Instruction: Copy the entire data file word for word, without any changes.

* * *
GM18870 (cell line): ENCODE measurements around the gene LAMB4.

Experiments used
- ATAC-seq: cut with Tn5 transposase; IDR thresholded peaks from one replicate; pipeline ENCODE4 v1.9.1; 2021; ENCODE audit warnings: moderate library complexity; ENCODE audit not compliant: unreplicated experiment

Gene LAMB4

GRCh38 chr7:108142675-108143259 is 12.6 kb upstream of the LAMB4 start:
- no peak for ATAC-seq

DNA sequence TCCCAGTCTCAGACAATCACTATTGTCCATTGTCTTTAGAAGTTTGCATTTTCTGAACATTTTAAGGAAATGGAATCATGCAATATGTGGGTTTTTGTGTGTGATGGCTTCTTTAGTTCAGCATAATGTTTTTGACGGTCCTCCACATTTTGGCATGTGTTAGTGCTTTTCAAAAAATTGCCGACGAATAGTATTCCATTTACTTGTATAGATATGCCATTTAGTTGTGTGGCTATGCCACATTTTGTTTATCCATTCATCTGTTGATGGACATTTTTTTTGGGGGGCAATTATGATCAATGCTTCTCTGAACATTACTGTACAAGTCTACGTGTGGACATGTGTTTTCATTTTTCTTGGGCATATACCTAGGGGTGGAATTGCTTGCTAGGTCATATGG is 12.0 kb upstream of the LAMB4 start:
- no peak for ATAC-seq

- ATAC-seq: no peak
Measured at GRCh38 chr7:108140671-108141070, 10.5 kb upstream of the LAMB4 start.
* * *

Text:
GM18870 (cell line): ENCODE measurements around the gene LAMB4.

Experiments used
- ATAC-seq: cut with Tn5 transposase; IDR thresholded peaks from one replicate; pipeline ENCODE4 v1.9.1; 2021; ENCODE audit warnings: moderate library complexity; ENCODE audit not compliant: unreplicated experiment

Gene LAMB4

GRCh38 chr7:108142675-108143259 is 12.6 kb upstream of the LAMB4 start:
- no peak for ATAC-seq

DNA sequence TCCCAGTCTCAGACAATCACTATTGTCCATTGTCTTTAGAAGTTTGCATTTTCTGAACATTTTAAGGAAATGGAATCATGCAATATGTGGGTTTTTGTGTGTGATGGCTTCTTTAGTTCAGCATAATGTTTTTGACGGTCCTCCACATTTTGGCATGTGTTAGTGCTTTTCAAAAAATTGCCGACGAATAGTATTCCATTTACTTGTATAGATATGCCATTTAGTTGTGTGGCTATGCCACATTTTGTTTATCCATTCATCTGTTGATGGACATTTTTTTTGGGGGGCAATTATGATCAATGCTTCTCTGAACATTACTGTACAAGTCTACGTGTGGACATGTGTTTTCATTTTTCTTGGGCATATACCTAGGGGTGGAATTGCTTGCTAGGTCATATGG is 12.0 kb upstream of the LAMB4 start:
- no peak for ATAC-seq

- ATAC-seq: no peak
Measured at GRCh38 chr7:108140671-108141070, 10.5 kb upstream of the LAMB4 start.